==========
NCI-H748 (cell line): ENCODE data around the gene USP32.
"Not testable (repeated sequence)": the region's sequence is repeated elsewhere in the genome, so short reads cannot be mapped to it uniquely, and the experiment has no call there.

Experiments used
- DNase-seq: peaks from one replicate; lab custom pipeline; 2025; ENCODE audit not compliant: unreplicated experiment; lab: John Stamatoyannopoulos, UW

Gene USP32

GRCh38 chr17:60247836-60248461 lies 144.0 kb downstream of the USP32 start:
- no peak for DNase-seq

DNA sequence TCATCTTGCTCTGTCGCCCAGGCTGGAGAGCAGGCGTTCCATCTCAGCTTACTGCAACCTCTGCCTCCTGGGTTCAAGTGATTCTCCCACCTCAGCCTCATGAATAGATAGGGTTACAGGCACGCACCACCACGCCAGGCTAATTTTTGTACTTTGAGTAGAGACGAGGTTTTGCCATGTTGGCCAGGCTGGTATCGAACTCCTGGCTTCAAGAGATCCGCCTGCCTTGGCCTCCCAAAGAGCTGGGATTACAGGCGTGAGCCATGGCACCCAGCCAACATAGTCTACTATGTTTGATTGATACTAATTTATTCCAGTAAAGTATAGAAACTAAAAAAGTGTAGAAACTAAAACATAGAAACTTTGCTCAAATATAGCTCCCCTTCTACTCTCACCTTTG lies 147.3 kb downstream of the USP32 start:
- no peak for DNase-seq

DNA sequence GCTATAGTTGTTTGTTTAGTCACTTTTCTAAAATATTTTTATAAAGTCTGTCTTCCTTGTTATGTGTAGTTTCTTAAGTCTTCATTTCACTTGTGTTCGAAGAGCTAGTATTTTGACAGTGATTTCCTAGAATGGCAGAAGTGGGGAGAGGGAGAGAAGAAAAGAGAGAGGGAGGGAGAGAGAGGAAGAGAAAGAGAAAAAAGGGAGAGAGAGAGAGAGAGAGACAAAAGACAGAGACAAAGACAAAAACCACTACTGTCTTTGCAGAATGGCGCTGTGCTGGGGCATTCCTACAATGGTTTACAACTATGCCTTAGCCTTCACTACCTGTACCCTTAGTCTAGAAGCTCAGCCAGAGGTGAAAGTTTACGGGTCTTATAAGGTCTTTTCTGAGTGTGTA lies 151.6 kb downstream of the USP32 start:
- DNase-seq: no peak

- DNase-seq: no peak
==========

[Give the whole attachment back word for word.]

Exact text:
NCI-H748 (cell line): ENCODE data around the gene USP32.
"Not testable (repeated sequence)": the region's sequence is repeated elsewhere in the genome, so short reads cannot be mapped to it uniquely, and the experiment has no call there.

Experiments used
- DNase-seq: peaks from one replicate; lab custom pipeline; 2025; ENCODE audit not compliant: unreplicated experiment; lab: John Stamatoyannopoulos, UW

Gene USP32

GRCh38 chr17:60247836-60248461 lies 144.0 kb downstream of the USP32 start:
- no peak for DNase-seq

DNA sequence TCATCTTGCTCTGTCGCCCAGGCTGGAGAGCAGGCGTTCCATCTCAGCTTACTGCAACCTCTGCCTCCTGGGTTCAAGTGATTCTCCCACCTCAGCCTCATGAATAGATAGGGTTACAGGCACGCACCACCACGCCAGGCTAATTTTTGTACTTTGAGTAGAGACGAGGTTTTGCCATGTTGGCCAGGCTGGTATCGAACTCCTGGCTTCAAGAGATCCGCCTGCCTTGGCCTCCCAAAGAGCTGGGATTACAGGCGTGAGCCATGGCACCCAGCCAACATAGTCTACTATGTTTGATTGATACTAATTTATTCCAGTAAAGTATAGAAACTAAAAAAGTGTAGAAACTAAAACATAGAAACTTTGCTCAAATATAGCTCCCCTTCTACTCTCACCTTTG lies 147.3 kb downstream of the USP32 start:
- no peak for DNase-seq

DNA sequence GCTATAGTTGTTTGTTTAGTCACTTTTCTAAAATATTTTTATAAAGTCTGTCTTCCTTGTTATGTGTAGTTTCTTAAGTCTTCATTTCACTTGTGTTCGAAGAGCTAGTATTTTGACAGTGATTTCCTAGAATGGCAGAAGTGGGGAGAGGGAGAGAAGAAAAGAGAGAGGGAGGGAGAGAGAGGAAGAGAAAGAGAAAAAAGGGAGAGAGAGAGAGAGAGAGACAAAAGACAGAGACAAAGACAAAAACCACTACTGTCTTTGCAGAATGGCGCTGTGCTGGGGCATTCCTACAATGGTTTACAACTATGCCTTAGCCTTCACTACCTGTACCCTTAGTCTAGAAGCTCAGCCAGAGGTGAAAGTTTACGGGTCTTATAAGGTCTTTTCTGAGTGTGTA lies 151.6 kb downstream of the USP32 start:
- DNase-seq: no peak

- DNase-seq: no peak